October 6, 2022
Justice Clarence Thomas authored the 6-3 Supreme Court decision Thursday that ruled New York's long-standing concealed carry law violated the Second Amendment of the Constitution in a ruling that was quickly rebuked by Gov. Kathy Hochul and fellow Democrats.

Justice Clarence Thomas authored the 6-3 Supreme Court decision Thursday that ruled New York‘s long-standing concealed carry law violated the Second Amendment of the Constitution in a ruling that was quickly rebuked by Gov. Kathy Hochul and fellow Democrats.

The six Republican-appointed justices on the high court broke along ideological lines from the three Democratic-appointed justices, who joined a dissent authored by Justice Stephen Breyer.

“The constitutional right to bear arms in public for self-defense is not ‘a second-class right, subject to an entirely different body of rules than the other Bill of Rights guarantees,'” Thomas wrote in the opinion joined by Chief Justice John Roberts and Justices Samuel Alito, Neil Gorsuch, Brett Kavanaugh, and Amy Coney Barrett.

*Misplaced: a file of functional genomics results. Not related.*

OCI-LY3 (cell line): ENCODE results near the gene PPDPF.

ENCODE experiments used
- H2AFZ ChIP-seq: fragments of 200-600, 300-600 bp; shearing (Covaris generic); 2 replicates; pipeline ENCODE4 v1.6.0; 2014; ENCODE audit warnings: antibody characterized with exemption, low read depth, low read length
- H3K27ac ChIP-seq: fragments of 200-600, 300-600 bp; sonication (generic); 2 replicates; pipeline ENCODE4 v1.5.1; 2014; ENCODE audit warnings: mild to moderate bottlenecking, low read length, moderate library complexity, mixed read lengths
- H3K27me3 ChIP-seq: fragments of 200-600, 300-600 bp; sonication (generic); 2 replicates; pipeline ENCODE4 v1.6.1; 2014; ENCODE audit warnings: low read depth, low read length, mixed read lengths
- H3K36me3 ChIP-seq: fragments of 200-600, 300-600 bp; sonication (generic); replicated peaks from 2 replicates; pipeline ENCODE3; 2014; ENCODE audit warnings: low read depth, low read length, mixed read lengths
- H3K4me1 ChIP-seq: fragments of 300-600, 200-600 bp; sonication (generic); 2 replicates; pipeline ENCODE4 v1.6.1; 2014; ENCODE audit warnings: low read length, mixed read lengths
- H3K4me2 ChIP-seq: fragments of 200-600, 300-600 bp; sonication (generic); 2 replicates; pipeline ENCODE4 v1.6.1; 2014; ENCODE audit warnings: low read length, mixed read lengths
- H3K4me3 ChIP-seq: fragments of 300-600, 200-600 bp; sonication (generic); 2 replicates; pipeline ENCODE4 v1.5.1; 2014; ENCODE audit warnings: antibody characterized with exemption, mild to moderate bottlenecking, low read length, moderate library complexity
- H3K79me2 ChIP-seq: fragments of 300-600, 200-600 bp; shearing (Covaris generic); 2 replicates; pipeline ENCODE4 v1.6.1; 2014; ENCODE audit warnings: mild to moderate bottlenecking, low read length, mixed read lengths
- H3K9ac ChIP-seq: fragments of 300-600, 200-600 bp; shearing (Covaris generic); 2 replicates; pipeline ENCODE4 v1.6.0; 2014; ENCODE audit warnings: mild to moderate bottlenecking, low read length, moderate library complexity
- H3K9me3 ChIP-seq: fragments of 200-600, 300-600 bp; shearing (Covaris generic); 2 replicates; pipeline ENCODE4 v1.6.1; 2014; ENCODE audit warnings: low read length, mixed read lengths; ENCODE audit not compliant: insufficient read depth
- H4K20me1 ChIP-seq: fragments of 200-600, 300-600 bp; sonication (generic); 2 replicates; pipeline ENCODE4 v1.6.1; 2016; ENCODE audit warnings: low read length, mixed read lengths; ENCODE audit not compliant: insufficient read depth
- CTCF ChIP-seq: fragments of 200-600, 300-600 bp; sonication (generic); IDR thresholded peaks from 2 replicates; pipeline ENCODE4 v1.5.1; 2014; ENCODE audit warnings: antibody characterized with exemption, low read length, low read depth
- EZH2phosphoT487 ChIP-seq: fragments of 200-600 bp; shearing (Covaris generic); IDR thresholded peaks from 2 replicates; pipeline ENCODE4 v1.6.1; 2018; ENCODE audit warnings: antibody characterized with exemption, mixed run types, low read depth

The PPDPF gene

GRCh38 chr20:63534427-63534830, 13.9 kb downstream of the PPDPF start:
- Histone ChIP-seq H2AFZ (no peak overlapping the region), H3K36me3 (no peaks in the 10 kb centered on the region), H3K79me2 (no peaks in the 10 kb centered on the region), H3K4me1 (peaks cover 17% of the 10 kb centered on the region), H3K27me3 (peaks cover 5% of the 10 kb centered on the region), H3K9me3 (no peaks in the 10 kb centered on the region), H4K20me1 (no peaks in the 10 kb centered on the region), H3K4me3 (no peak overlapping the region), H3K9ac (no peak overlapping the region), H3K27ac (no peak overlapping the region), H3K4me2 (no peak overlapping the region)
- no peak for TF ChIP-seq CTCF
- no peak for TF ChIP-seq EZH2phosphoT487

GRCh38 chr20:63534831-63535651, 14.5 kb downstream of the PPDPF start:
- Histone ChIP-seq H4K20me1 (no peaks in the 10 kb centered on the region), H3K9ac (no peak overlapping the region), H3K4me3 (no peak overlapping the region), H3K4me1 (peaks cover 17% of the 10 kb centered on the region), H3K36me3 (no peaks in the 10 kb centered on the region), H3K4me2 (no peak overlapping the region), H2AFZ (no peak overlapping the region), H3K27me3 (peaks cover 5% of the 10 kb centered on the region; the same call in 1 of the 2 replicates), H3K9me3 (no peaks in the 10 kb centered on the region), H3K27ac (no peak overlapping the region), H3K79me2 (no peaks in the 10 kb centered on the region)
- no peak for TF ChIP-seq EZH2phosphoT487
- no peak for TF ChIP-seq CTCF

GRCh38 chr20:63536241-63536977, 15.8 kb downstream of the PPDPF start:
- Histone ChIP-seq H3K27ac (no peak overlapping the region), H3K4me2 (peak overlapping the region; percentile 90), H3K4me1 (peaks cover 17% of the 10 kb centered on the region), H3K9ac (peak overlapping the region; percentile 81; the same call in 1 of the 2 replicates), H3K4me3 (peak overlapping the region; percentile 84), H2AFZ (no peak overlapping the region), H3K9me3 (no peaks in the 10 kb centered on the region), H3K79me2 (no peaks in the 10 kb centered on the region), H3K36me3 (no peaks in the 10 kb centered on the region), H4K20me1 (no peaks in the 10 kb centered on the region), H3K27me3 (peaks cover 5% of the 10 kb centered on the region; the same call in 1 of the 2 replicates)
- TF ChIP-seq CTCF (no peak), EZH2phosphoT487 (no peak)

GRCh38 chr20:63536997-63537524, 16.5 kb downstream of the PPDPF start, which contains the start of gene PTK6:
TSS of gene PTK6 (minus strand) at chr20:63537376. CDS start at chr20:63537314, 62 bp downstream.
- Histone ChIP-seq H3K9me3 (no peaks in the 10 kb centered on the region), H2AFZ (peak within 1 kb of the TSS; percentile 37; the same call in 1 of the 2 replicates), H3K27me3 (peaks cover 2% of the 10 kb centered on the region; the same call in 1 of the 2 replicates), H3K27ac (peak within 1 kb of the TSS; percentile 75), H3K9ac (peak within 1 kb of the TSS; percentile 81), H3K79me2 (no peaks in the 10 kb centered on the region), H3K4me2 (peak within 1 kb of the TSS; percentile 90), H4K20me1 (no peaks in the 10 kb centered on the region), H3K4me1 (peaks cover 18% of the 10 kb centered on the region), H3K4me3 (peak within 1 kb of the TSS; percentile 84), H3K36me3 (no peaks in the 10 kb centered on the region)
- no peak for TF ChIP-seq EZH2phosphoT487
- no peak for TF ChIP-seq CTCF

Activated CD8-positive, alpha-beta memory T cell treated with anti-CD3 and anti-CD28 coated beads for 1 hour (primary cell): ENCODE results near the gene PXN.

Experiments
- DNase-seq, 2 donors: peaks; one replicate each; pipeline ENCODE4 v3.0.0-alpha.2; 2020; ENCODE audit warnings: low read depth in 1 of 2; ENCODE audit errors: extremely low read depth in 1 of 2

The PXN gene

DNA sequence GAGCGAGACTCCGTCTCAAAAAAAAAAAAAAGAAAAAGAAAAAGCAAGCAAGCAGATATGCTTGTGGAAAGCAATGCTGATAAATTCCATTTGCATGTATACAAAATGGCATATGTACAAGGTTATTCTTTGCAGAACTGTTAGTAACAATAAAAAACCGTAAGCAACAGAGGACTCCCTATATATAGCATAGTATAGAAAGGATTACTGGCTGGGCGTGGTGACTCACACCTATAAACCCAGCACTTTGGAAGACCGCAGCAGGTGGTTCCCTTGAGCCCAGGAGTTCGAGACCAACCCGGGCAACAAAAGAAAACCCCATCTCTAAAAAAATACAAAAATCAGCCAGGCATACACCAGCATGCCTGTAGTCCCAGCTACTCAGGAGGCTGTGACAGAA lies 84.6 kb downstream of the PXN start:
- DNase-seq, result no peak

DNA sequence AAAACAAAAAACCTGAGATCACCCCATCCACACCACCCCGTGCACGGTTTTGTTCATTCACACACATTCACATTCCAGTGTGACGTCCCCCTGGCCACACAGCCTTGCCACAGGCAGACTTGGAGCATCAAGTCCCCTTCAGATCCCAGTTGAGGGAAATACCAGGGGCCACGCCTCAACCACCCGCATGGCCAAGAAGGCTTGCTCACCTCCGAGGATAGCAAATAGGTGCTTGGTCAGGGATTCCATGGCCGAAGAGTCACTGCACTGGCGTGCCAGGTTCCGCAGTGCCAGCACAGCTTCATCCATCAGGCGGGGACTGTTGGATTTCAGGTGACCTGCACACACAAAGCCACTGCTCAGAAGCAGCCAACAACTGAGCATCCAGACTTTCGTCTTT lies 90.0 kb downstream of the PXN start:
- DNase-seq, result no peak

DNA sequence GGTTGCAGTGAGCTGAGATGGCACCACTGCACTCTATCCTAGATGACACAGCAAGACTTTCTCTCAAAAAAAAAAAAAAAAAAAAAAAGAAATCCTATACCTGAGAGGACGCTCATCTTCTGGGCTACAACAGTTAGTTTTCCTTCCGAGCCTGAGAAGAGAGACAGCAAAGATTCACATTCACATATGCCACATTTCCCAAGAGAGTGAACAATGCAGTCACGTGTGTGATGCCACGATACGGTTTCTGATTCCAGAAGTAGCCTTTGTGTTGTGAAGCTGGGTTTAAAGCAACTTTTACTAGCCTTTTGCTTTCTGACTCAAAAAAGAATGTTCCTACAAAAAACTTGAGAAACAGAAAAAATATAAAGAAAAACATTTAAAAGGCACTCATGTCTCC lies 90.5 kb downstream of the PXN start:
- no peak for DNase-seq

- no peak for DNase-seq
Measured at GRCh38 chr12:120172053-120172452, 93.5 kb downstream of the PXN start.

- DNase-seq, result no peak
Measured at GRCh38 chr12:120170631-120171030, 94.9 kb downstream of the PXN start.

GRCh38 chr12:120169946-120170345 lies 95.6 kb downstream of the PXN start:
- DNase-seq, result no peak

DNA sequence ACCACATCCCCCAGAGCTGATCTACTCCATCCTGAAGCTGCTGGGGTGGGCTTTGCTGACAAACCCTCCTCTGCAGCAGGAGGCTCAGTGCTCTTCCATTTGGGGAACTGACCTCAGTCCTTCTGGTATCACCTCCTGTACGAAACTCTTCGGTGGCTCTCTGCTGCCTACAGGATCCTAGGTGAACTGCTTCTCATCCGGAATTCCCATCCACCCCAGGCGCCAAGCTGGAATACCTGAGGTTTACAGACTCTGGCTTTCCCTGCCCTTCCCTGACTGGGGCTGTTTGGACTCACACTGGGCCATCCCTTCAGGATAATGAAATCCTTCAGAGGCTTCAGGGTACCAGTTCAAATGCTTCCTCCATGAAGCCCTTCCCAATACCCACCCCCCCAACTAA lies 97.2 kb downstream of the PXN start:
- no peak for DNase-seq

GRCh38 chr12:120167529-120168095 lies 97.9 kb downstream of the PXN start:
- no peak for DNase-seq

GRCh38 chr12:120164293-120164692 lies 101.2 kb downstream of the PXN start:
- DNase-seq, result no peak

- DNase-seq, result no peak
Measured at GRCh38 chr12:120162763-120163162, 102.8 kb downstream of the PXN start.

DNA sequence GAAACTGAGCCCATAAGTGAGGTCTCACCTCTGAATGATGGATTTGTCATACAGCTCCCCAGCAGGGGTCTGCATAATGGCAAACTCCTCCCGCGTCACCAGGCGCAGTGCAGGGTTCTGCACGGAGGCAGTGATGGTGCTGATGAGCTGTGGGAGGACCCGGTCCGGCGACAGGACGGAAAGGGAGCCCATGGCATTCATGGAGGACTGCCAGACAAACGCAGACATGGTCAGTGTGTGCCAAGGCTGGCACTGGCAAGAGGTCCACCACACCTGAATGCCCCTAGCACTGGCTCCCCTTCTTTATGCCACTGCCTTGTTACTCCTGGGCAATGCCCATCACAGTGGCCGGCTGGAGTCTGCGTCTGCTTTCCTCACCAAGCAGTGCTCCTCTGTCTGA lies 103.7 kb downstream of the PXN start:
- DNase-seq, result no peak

SUPREME COURT RULES NEW YORK’S STRICT CONCEALED CARRY LAW IS UNCONSTITUTIONAL

Thomas added that there is “no other constitutional right” that requires a person to demonstrate some sort of special need to government officers in order to obtain a concealed carry permit.

“That is not how the First Amendment works when it comes to unpopular speech or the free exercise of religion. It is not how the Sixth Amendment works when it comes to a defendant’s right to confront the witnesses against him. And it is not how the Second Amendment works when it comes to public carry for self-defense,” Thomas said.

Breyer argued for the minority of justices that the Second Amendment provides states the ability to “take account of the serious problems posed by gun violence.”

CLICK HERE TO READ MORE FROM THE WASHINGTON EXAMINER

“Many States have tried to address some of the dangers of gun violence … by passing laws that limit, in various ways, who may purchase, carry, or use firearms of different kinds. The Court today severely burdens States’ efforts to do so,” Breyer wrote.

Read the full 135-page opinion below:

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